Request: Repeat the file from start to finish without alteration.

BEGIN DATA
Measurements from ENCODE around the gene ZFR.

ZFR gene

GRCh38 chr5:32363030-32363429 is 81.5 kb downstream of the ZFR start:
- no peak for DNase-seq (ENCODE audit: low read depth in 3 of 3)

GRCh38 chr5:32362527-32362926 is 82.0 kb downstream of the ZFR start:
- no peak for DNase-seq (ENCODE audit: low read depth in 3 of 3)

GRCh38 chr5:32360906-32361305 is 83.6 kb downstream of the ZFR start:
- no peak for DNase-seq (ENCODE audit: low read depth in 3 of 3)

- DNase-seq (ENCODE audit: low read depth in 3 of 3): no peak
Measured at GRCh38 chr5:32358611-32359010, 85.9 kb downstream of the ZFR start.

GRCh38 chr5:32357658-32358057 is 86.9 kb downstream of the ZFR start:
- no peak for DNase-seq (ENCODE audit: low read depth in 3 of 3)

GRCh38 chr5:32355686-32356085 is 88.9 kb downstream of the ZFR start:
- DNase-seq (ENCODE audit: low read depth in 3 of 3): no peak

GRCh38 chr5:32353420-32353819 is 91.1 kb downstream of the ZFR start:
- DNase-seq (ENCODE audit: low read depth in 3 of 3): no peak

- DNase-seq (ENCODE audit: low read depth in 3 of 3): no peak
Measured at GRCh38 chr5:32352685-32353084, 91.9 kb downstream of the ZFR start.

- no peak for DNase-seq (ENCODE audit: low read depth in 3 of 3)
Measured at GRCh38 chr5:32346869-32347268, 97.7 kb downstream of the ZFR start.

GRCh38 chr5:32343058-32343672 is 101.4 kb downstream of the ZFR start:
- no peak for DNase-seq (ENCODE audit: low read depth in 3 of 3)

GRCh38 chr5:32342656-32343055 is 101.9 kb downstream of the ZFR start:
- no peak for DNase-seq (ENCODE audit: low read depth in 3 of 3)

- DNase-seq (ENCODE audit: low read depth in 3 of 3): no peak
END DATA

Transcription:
Measurements from ENCODE around the gene ZFR.

ZFR gene

GRCh38 chr5:32363030-32363429 is 81.5 kb downstream of the ZFR start:
- no peak for DNase-seq (ENCODE audit: low read depth in 3 of 3)

GRCh38 chr5:32362527-32362926 is 82.0 kb downstream of the ZFR start:
- no peak for DNase-seq (ENCODE audit: low read depth in 3 of 3)

GRCh38 chr5:32360906-32361305 is 83.6 kb downstream of the ZFR start:
- no peak for DNase-seq (ENCODE audit: low read depth in 3 of 3)

- DNase-seq (ENCODE audit: low read depth in 3 of 3): no peak
Measured at GRCh38 chr5:32358611-32359010, 85.9 kb downstream of the ZFR start.

GRCh38 chr5:32357658-32358057 is 86.9 kb downstream of the ZFR start:
- no peak for DNase-seq (ENCODE audit: low read depth in 3 of 3)

GRCh38 chr5:32355686-32356085 is 88.9 kb downstream of the ZFR start:
- DNase-seq (ENCODE audit: low read depth in 3 of 3): no peak

GRCh38 chr5:32353420-32353819 is 91.1 kb downstream of the ZFR start:
- DNase-seq (ENCODE audit: low read depth in 3 of 3): no peak

- DNase-seq (ENCODE audit: low read depth in 3 of 3): no peak
Measured at GRCh38 chr5:32352685-32353084, 91.9 kb downstream of the ZFR start.

- no peak for DNase-seq (ENCODE audit: low read depth in 3 of 3)
Measured at GRCh38 chr5:32346869-32347268, 97.7 kb downstream of the ZFR start.

GRCh38 chr5:32343058-32343672 is 101.4 kb downstream of the ZFR start:
- no peak for DNase-seq (ENCODE audit: low read depth in 3 of 3)

GRCh38 chr5:32342656-32343055 is 101.9 kb downstream of the ZFR start:
- no peak for DNase-seq (ENCODE audit: low read depth in 3 of 3)

- DNase-seq (ENCODE audit: low read depth in 3 of 3): no peak